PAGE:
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PREDISPOSING FACTORS: Age: 13-30 y.o. Gender: Female Conditions:Pregnancy, excessive menstruation, alcoholics Underlying disease conditions: Cancer, Kidney Diseases, Diabetes Mellitus PRECIPITATING FACTORS: Dietary intake (Iron, Vitamin B12 and Folic Acid), erythropoietin Malabsorption:Lack of intrinsic factor, Inappropriate interventions upon intake of Supplements, Gastrectomy, Inflammatory Bowel Disease

Vitamin B12 Deficiency Manifestations:  Smooth sour tongue  Diarrhea  Paresthesias of hands and feet  Impaired coordination and position sense

Folic Acid Deficiency

Iron Deficiency

Proliferation of large immature dysfunctional RBC

Lack of hemoglobin in the RBC

Alterations of Normal production of RBCs

O2 Carrying Capability



Manifestations:  Pale skin  shortness of breath  rapid heartbeat  low vitality  dizziness

Organ Dysfunction

Organ Failure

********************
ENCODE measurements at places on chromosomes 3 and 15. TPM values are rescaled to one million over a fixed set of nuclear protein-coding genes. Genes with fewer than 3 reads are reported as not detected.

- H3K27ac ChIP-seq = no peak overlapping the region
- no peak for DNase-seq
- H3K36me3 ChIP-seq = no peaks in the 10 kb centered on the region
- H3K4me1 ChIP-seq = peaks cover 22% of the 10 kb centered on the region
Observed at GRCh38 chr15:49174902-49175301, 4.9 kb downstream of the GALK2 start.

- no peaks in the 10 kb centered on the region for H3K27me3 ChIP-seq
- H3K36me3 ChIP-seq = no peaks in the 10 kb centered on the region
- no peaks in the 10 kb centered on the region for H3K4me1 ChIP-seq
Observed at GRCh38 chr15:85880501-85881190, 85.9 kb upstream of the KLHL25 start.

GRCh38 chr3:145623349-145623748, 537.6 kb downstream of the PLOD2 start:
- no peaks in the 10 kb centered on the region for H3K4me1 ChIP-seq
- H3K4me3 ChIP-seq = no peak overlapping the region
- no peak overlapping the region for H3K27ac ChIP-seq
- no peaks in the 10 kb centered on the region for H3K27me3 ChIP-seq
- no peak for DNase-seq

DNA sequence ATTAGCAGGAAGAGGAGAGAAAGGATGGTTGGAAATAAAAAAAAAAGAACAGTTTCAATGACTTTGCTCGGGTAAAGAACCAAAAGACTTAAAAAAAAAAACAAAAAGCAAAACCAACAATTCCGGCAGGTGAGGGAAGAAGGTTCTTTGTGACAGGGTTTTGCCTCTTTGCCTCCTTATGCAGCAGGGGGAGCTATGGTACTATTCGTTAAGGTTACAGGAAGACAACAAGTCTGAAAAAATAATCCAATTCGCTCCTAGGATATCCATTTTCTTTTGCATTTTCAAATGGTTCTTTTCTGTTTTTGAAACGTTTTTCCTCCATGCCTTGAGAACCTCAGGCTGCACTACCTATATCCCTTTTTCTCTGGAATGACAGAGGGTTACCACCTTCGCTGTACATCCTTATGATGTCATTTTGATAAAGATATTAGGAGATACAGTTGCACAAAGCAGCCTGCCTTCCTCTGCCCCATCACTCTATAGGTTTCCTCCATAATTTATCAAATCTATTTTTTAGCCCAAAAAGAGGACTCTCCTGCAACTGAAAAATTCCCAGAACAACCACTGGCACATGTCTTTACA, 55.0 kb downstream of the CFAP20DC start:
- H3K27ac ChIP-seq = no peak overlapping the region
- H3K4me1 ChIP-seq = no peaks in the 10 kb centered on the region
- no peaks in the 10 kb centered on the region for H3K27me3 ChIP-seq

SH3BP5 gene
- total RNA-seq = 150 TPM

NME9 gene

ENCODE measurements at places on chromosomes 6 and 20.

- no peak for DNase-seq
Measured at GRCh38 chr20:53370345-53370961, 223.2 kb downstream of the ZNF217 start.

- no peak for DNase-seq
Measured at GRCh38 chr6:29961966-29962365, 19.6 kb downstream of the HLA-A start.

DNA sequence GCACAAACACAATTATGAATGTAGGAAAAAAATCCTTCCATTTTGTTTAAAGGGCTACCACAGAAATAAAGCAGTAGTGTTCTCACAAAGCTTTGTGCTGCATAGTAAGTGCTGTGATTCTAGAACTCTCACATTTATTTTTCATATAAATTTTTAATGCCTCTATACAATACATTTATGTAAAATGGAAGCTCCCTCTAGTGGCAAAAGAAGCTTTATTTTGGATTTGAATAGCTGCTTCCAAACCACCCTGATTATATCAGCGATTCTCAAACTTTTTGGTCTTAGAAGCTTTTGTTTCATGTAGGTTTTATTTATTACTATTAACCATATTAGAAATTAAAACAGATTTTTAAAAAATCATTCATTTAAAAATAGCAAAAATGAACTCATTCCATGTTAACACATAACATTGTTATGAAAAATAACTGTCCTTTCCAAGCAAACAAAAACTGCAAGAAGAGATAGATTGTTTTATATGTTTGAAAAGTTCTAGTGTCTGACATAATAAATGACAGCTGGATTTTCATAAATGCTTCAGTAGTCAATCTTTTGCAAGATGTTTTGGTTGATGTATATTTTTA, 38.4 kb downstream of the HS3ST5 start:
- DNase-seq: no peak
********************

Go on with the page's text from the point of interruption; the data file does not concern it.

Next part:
it would lead to organ dysfunction and then organ failure thus complications arises during this time and if left untreated. also called erythrocytes. medical condition caused by an abnormally low number of red blood cells. Red blood cells may also be destroyed by some genetic conditions. which is produced by the kidneys.PATHOPHYSIOLOGY ANEMIA Anemia. Red blood cell production becomes impaired if the body has inadequate amounts of certain nutrients. . If appropriate interventions are not done. may also lead to decreased red blood cell production. the more red blood cells it traps and destroys. such as thalassemia. In some cases. a red. In some cases red blood cells are destroyed by a malfunction of the immune system in which antibodies attach to red blood cells. iron-rich protein that carries oxygen in the blood to the body s tissues. an organ that removes worn red blood cells from the body. such as from bleeding ulcers or tumors of the intestinal tract. including iron. anemia results. Red blood cells normally live for about 120 days before the immune system removes them from the body. Excessive bleeding can cause dangerously low blood pressure as well as insufficient oxygen delivery to body tissues. contain hemoglobin. stroke or heart failure. death is inevitable. kidney disease. Decreased RBCs in the system would lead to hypoxia that would later turn to hypoxemia. Large amounts of blood loss may occur suddenly due to injury or surgery. diabetes mellitus. shortness of breath. and. But if the destruction of red blood cells exceeds the body s ability to produce new red blood cells. There are three primary causes of anemia: (1) reduced production of red blood cells. and folic acid. (2) excessive destruction of red blood cells. The larger the spleen grows. as well as the hormone erythropoietin. Red blood cells. excessive bleeding may occur over time. vitamin B12. dizziness. low vitality. that cause defects in the structure or function of red blood cells. These symptoms include pale skin. and inflammatory bowel disease. Chronic illnesses. if left untreated. such as cancer. The body compensates by producing new red blood cells. rapid heartbeat. Abnormal destruction of red blood cells may be caused by an enlarged spleen. People with anemia develop symptoms caused by the poor delivery of oxygen to their body tissues. marking them for destruction. and (3) extensive bleeding.